Crafts show draws artists, inspiration from around the world
The 27th Annual Arts and Crafts Show featured artists of various mediums.
Nov. 09, 2010
The 27th Annual Arts and Crafts Show at the Hearnes Center drew a diversity of vendors, including the creative, the charitable and the simply outlandish.
Although each artist had a distinctive style, trends were present at the fair. At least three stands sold baby tutus, many sold handmade jewelry and others specialized in candles or scented oils.
Allison Dreyer’s table stood out from the Christmas decorations made from gourds and sweaters for dogs because of the humanitarian theme of its merchandise. The proceeds from Dreyer’s crafts, such as T-shirts, soda tab bracelets and picture frames, benefit a 2011 mission trip to Kenya with Fishers of Men Ministries.
“Last year, the group was able to buy the kids beds that didn’t have beds in the orphanage,” Dreyer said. “They go over there to see the need, and then they go back to present it to other organizations to try to raise money for these things.”
Ola Fey Turner had one of several woodworking tables. Turner sold wooden bowls crafted by her husband, Larry, who took up the hobby three years ago after retiring from a 30-year career of farming and raising buffalo.
“He had always wanted to work with wood, and he wasn’t able to do it until he retired,” Turner said. “So, when he retired he bought a wood lathe and started doing it.”
The Turners’ bowls came in a surprising variety of shapes, sizes and styles. Each had a refined yet rustic feel, sometimes with a touch of bark. The materials for the bowls come from wood her husband finds on their land, and a large bowl can take up to 16 hours to make.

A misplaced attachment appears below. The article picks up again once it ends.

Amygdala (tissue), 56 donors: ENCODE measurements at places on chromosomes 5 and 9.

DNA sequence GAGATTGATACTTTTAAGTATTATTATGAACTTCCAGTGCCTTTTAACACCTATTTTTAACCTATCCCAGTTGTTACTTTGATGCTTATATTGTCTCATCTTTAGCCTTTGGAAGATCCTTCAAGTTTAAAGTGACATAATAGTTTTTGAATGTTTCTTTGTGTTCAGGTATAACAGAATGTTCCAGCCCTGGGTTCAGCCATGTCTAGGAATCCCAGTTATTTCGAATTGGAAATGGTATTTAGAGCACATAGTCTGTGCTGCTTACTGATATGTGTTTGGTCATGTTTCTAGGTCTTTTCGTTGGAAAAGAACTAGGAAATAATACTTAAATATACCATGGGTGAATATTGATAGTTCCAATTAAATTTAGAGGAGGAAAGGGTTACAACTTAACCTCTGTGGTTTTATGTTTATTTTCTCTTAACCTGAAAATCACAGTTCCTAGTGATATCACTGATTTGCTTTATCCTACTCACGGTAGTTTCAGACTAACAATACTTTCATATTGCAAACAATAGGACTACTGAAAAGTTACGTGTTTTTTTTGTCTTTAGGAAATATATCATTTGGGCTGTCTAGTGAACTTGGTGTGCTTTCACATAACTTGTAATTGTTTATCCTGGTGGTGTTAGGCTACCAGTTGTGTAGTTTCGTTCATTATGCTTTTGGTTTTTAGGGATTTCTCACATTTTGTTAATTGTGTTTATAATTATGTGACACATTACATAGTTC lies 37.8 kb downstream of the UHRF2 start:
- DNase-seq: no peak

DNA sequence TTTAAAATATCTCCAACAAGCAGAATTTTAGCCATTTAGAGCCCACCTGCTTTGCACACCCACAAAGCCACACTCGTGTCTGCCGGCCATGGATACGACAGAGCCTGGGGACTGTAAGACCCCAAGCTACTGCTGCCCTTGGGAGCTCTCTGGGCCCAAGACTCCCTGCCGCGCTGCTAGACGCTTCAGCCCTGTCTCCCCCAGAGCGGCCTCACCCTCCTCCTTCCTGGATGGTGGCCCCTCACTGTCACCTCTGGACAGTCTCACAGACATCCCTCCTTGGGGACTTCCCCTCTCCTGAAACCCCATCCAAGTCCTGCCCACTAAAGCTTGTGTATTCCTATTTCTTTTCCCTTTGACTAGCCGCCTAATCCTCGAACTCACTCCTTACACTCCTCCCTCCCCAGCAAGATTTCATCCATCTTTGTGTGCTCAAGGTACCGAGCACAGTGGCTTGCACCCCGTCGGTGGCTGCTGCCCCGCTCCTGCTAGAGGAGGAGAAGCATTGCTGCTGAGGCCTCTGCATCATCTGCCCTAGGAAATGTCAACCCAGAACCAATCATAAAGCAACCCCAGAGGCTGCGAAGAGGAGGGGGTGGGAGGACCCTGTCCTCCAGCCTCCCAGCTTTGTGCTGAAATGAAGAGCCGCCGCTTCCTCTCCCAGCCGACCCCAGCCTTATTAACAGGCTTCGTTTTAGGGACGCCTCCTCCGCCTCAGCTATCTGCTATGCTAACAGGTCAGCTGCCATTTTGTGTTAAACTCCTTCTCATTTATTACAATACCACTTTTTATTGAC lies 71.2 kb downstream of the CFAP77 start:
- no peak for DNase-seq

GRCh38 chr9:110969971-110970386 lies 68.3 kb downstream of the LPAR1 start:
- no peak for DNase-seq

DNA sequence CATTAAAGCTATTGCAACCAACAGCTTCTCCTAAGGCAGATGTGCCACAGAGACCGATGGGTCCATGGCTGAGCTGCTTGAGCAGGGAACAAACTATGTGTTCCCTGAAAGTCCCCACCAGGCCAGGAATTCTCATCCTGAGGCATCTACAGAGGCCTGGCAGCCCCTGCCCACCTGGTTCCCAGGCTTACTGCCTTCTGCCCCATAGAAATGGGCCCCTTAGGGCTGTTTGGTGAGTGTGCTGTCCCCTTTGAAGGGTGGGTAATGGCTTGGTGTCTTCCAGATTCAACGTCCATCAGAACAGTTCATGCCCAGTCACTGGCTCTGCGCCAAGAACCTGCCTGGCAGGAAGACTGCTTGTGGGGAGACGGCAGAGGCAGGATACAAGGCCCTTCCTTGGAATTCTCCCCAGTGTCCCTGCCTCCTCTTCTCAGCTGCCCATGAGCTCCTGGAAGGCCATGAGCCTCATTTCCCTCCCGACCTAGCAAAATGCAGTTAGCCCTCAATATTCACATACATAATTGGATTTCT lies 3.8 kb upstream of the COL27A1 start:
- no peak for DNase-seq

The Ghattas brothers also specialize in woodworking. The family exhibited remarkable craftsmanship in its most coveted pieces — religious relics crafted from authentic olive wood from the holy land.
The figurines included crucifixes and nativities completed with elegant intricacies. The Ghattas sold a number of nativity scenes, including a large piece that also functioned as a music box for $225. Another piece was a hand-carved, wooden rendition of the last supper, fashioned from a single piece of wood.
Although the show exhibited a wide variety of mediums, Judy Meyer was one of few glass artists. Meyer’s masterpieces are eccentric vases made from glass slumped in a kiln to create an abstract shape with muted colors streaked in high concentration throughout the piece. Meyer has been working with glass since the '90s.
“I started out with flat pieces of stained glass and then went to the fusing hot glass, and I just enjoy it,” Meyer said.
But arguably the most bizarre artist of the bunch was Mark Feja, who identifies himself as “coconut fish guy” and his work as “something fishy.” Feja created coconuts with fins, teeth and eyes often painted in an array of flamboyant colors. Each fish is made entirely from costal plants, except for the plastic eyes and screws needed to hold the artwork together.
The craftsman travels to Florida to gather supplies and then travels all across Missouri selling his creations.
“No TV, no phone, no computer,” Feja said of his artistic lifestyle.
Many artists return to the show year after year.
“Last year was our first time, and we’ve already paid for next year,” Turner said.